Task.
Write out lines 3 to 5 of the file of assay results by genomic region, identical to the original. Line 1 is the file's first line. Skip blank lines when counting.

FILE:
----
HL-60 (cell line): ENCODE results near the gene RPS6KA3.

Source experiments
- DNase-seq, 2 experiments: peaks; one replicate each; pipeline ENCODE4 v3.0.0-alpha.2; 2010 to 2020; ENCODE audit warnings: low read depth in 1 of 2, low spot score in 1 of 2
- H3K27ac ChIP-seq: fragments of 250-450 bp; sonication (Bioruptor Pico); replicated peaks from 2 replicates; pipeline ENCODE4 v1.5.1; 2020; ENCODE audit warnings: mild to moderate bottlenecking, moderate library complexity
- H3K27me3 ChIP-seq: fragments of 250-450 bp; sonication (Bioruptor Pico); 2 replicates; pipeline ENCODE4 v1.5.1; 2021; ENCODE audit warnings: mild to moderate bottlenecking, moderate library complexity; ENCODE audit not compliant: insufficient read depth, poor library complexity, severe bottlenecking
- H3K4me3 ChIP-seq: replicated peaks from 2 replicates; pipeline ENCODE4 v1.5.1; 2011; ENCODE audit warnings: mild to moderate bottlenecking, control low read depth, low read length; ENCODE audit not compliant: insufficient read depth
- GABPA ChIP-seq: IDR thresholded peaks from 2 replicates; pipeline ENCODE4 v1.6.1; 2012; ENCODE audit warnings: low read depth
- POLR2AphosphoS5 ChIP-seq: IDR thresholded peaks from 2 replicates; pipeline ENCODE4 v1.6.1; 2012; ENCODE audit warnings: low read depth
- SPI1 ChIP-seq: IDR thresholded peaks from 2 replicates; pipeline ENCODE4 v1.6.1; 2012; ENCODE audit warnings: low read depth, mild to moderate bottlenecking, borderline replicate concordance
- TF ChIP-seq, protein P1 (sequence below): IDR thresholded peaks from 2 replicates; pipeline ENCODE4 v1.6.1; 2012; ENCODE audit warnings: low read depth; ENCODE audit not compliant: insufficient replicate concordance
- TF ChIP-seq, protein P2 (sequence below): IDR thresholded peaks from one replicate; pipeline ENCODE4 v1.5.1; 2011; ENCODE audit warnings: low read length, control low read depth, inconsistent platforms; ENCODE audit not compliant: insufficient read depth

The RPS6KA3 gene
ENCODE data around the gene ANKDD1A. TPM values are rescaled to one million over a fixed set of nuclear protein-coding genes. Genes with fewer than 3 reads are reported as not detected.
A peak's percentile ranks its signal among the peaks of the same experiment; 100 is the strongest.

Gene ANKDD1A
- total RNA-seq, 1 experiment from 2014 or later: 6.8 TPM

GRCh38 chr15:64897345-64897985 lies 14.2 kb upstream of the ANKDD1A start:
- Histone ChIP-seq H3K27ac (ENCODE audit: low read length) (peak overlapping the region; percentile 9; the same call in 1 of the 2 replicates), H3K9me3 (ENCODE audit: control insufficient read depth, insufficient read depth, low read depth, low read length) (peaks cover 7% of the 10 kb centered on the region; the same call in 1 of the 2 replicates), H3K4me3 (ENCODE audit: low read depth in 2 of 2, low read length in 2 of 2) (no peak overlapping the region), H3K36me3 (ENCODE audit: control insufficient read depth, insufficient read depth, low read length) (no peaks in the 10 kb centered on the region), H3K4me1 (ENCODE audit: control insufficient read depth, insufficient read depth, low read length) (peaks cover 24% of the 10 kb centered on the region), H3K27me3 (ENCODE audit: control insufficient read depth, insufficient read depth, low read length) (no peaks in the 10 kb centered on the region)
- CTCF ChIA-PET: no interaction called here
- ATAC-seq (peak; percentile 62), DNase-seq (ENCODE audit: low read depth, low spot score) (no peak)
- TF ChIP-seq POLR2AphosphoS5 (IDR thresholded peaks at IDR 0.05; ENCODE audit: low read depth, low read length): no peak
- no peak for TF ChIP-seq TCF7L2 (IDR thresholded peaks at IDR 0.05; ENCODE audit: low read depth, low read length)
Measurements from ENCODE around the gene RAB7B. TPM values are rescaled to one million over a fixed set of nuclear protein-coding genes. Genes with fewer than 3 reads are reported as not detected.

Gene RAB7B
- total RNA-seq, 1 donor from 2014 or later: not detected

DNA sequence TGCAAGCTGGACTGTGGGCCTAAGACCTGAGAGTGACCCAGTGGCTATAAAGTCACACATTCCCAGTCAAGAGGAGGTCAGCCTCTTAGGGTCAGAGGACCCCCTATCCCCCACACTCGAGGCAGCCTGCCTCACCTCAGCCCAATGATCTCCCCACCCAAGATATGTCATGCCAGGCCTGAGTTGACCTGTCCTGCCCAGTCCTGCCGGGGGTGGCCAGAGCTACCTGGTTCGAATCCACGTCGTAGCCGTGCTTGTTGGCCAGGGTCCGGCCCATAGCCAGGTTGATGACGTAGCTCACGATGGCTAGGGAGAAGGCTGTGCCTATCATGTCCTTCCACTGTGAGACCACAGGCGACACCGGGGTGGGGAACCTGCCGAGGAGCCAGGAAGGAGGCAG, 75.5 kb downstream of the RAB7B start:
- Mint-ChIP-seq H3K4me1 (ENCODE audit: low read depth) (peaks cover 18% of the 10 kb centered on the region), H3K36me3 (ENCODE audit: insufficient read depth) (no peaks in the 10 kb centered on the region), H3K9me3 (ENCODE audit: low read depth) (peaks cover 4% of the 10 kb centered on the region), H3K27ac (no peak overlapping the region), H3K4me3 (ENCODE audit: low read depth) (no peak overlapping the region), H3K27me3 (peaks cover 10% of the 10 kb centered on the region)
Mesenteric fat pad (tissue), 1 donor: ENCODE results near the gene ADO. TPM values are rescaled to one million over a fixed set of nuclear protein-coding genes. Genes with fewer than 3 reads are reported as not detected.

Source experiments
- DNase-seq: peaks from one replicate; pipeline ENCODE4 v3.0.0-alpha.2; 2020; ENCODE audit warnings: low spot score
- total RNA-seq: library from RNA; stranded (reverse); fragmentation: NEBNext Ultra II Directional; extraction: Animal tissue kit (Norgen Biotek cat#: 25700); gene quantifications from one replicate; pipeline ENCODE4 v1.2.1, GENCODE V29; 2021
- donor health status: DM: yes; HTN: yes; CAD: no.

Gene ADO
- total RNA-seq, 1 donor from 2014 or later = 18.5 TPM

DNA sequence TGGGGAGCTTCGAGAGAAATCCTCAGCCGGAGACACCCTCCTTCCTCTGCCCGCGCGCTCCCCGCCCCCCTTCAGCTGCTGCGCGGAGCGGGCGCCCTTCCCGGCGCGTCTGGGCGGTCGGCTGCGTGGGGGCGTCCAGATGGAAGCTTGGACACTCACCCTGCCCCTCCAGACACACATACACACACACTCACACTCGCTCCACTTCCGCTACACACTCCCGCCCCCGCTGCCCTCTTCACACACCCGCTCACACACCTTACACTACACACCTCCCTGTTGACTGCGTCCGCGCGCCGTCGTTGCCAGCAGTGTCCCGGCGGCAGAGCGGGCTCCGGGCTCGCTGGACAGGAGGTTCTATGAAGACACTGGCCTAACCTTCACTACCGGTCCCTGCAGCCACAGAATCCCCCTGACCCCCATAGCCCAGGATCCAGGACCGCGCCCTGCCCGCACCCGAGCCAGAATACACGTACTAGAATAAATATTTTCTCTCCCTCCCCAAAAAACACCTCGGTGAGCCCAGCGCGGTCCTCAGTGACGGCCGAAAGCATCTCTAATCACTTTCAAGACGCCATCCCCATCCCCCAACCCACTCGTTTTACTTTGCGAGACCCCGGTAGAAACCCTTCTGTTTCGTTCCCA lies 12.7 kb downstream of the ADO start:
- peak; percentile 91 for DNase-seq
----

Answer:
- DNase-seq, 2 experiments: peaks; one replicate each; pipeline ENCODE4 v3.0.0-alpha.2; 2010 to 2020; ENCODE audit warnings: low read depth in 1 of 2, low spot score in 1 of 2
- H3K27ac ChIP-seq: fragments of 250-450 bp; sonication (Bioruptor Pico); replicated peaks from 2 replicates; pipeline ENCODE4 v1.5.1; 2020; ENCODE audit warnings: mild to moderate bottlenecking, moderate library complexity
- H3K27me3 ChIP-seq: fragments of 250-450 bp; sonication (Bioruptor Pico); 2 replicates; pipeline ENCODE4 v1.5.1; 2021; ENCODE audit warnings: mild to moderate bottlenecking, moderate library complexity; ENCODE audit not compliant: insufficient read depth, poor library complexity, severe bottlenecking